There is no jumper pin required for using external power. There is an electronic voltage selector circuit on the board that detects if there is DC voltage on the external power connector (or the Vin) pin of 7.5 to 12vdc. If there is both USB power and external power available the circuit gives priority to the external voltage and switches off the USB power, however the USB communication is still available. And yes the center pin is the positive voltage and the sleeve is negative, however there is a series wired diode in the circuit that prevents board damage if one accidentally plugs in reverse polarity voltage, the board won't work as such, but there will be no damage done.

Lefty
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Thank you Lefty, you are Righty actually.
I didn't dare to power it externally before I was sure.
Been waiting 2 weks for it and didn't want to take any chances.
What Rev is my board?
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I like the hackability of the board who's pic is posted 1 post above they even thought about the crystal place there if in case one needs to clock it at a different rate rather than on whcih rate the resonator actually is.
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It might be nice to be able to program the Atmega16U2-MU to be able to load sketches through it's ISP connector.
Maybe even chain to subroutines in the Atmega16U2-MU's storage memory. Maybe future RTC built onto the next UNO revision.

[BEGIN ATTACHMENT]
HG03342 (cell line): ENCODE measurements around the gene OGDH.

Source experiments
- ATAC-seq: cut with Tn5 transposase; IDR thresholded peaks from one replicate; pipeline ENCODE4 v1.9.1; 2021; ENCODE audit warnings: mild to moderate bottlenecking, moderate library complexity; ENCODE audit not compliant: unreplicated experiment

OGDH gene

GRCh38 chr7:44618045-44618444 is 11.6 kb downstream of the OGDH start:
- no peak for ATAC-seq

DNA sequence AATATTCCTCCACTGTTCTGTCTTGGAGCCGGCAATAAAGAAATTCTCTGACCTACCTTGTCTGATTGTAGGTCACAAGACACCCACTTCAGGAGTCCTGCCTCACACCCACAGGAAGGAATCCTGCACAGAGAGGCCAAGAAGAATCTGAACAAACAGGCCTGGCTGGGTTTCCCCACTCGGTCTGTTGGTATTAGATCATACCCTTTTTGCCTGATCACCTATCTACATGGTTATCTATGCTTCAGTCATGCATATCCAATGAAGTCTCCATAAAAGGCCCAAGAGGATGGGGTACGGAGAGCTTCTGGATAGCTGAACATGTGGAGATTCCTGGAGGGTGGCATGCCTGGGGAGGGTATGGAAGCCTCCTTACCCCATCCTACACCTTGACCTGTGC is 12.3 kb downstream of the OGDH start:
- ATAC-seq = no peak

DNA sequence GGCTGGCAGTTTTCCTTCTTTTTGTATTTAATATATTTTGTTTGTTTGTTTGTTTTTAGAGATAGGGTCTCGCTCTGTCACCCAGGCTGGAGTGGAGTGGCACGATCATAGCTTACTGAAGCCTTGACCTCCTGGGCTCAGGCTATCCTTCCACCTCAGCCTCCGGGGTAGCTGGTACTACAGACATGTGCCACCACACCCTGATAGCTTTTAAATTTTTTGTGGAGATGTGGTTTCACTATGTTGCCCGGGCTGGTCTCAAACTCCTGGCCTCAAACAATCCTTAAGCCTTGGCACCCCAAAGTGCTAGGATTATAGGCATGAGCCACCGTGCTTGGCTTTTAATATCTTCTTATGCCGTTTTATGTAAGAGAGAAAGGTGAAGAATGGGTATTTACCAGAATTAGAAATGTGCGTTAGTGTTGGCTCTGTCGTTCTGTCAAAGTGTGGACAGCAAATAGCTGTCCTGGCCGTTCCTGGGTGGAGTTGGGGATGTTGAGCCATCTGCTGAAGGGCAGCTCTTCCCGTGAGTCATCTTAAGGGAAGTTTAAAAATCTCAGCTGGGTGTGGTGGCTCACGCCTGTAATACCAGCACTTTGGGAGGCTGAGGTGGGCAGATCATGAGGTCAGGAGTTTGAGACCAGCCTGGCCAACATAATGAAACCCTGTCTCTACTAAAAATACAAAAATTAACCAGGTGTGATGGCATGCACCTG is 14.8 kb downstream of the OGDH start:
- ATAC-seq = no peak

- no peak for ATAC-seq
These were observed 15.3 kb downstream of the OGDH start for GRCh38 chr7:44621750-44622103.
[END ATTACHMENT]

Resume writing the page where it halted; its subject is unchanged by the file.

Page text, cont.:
(sorry, my meds are causing me to ramble on....)
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Thank you Lefty, you are Righty actually.
I didn't dare to power it externally before I was sure.
Been waiting 2 weks for it and didn't want to take any chances.
What Rev is my board?

Your Uno is rev2.
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IHNTA except "thank you". This thread was my first foray into the forums (complete newbie, curious about the pins not mentioned in Getting Started...) and delighted to find that you guys are helpful, clear, and above all patient. It almost makes me want to have a real problem so I can ask a question smiley
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What Rev is my board?


Actually, your board in the picture is a clone of the Uno R1, the R2 board have the USB 8U2 chip rotated 45 degrees.

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I apologize for this silly question, but I have had some difficulty figuring it out and hope you can give me help. The VCC connection on the ICSP header (on the right side of your picture) . . . can you power the arduino through this pin? If so, can you power it with an unregulated source. Or, is this pin for providing power to other components. Just looking for clarification on what I can do with VCC on this pin. Thanks!
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It has to be regulated 5V, it does not go through the reverse-protection diode or voltage regulator.

However you can power the board from it, which is what happens when you plug in an ICSP cable for programming purposes.
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Thank you Nick, that is a huge help.
Paul